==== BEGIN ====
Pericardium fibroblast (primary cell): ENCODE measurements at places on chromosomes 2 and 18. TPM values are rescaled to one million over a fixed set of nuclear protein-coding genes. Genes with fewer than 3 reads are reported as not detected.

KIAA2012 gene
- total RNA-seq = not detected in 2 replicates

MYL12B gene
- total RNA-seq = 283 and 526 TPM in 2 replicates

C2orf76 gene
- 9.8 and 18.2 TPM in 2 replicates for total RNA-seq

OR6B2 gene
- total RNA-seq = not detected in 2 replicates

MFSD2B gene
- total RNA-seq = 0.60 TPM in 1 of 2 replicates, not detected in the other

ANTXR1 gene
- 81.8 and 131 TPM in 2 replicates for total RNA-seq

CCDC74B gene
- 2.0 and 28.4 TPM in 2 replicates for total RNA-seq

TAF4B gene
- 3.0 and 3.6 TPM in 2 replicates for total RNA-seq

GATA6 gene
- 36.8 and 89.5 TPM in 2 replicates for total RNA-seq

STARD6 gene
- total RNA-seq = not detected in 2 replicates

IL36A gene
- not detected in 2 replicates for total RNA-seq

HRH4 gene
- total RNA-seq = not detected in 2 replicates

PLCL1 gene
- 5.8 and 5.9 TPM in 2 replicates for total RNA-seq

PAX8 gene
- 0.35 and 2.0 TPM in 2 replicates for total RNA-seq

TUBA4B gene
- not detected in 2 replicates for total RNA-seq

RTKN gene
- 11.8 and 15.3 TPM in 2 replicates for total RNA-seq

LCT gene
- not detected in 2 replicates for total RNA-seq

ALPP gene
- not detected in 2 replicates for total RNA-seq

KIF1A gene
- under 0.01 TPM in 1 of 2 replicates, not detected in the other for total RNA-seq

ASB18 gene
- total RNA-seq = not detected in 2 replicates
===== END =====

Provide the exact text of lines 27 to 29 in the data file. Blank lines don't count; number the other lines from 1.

- 5.8 and 5.9 TPM in 2 replicates for total RNA-seq

PAX8 gene
- 0.35 and 2.0 TPM in 2 replicates for total RNA-seq